Currently we can only access our bus hardware when physically on the bus - step one is to find a way to remotely access the buses. This would allow us to deploy new versions of the software. In some cases the buses can pull a new version from upstream (e.g. the JS deployment straight from S3), but this would allow use greater control over the process. access logs and debug issues (a centralised logging system would require a lot of bandwidth) * recovery - one of the worst cases would be to have buses with broken systems driving around and not being able to fix them remotely.
However mobile SIM cards do not give you a public IP, making accessing the buses remotely difficult. This restriction makes total sense - as having a public IP would allow anyone to connect. Having a public IP address makes it not only harder to secure access but also exposes you to the noise on the internet altogether. Being exposed to random connection attempts from the internet means that it will take up our mobile bandwidth which is limited. Essentially that would mean that we'd have to pay whenever somebody tries to hack into our bus systems.
Not having remote access wasn't really an option either - especially because we were running a night bus service - any issue with the system would've required us to get out in the early hours of the morning.
Solution: build a VPN network that all buses are connected to
The idea is to have all buses be constantly connect to a VPN network - the buses will initialise the tunnel connection getting around the issue of not being able to make a connection to the buses. Developers would then also be able to connect to the same VPN with their own account and connect to any of the buses that way. Luckily the 4G routers support openVPN. So we spun up another openVPN server (we already had one giving access to some of our internal services from outside the office) Next thing was to create a distinct VPN key for every bus and configure the IP addresses accordingly to ensure we can correctly identify the different buses when connected to the VPN. We now had to configure the routers on the buses which meant one final visit to the bus depot to deploy the buses while having physical access.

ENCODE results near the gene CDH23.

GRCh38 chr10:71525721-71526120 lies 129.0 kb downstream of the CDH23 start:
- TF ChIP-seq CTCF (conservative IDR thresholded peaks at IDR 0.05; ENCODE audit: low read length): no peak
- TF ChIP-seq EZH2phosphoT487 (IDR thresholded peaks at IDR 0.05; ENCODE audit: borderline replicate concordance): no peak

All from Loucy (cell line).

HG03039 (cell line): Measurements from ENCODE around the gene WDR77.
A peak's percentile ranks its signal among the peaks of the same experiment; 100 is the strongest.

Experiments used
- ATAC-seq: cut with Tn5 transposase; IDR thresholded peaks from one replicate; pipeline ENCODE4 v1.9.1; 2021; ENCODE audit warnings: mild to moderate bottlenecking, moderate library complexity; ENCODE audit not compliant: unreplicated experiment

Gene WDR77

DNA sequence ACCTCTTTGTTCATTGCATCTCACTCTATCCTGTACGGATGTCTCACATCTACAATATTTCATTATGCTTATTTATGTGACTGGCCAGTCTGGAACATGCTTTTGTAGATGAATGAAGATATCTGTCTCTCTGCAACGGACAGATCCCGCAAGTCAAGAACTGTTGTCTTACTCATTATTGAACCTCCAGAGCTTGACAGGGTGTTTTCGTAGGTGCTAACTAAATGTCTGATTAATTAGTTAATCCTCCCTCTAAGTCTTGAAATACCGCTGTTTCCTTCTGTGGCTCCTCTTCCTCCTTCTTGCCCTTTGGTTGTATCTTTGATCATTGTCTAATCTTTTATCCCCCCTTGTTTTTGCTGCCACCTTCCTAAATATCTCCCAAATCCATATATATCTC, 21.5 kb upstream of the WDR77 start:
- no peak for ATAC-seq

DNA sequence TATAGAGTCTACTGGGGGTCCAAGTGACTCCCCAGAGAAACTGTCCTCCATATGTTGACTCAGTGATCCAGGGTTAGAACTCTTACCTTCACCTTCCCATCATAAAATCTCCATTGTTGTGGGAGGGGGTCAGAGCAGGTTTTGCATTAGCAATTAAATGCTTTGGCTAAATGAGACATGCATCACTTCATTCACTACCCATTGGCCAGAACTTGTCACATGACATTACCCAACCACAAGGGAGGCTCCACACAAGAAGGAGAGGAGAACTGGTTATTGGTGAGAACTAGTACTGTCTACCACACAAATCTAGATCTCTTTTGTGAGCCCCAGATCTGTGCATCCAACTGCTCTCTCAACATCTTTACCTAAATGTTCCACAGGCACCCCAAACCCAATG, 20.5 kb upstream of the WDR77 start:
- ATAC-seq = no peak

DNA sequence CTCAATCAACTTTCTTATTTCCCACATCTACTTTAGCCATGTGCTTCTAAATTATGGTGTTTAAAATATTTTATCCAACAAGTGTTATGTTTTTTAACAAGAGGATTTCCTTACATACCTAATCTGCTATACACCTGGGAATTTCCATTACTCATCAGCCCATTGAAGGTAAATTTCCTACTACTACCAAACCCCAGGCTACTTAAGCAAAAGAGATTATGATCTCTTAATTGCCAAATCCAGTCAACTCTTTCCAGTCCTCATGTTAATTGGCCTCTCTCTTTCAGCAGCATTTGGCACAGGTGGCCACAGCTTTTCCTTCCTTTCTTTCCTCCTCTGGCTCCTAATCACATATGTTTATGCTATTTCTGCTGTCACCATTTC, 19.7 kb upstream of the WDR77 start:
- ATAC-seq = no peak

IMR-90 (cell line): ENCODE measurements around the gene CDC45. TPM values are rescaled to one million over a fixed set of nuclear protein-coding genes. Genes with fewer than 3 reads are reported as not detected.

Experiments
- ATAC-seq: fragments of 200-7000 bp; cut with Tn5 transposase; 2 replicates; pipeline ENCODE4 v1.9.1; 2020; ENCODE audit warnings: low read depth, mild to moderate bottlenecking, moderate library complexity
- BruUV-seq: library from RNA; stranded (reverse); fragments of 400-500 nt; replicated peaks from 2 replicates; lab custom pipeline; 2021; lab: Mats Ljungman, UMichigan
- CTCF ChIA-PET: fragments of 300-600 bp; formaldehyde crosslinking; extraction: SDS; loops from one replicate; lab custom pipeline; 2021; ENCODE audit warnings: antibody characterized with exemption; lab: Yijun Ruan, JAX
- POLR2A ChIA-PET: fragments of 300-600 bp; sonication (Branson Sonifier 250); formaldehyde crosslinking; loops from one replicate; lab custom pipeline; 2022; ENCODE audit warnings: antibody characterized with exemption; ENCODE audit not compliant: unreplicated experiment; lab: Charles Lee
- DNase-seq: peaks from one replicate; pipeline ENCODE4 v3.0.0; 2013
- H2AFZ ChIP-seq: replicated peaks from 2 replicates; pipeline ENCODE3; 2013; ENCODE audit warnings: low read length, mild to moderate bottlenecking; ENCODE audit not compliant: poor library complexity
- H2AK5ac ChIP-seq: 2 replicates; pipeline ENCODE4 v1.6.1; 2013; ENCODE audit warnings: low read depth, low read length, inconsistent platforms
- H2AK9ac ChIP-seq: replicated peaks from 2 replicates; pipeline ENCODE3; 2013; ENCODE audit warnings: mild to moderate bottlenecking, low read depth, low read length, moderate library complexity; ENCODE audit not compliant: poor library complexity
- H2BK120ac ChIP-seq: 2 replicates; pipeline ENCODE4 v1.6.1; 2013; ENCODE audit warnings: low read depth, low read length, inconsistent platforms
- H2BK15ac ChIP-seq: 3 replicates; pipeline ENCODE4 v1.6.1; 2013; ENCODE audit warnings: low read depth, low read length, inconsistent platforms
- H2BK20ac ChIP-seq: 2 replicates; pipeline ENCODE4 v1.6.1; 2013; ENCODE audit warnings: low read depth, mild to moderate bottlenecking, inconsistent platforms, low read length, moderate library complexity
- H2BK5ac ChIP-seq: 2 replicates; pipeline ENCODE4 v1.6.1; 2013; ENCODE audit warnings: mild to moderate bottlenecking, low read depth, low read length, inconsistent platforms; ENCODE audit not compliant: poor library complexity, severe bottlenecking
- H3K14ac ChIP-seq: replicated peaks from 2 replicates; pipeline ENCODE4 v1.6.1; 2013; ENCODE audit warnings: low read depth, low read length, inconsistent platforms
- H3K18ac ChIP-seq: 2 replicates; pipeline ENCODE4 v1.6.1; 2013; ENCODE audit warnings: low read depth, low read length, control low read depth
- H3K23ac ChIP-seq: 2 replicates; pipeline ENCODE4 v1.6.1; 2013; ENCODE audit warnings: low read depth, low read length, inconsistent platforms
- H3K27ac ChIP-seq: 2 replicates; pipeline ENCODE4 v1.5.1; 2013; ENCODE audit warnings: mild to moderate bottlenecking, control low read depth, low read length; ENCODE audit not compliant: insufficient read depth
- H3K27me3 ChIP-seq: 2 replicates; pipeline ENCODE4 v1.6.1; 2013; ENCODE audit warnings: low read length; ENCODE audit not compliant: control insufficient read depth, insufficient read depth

This system worked reliably and allowed us to iterate quickly on the software and ship many new software versions during the first weeks of operations while the buses were running.
Should an app company run a bus?
This project was an important moment for us as a company - we transitioned from being 'just' an app company to also run transportation services in the real world. We approached running a bus as a tech company and built our software on top of a completely new 'BaaP' (bus as a platform) system allowing us to rethink how buses are run and perceived by users. Working on this project was also a lot of fun - not every day do you get to play with a bunch of Raspberry Pis in the office or learn how to start and drive a big London bus.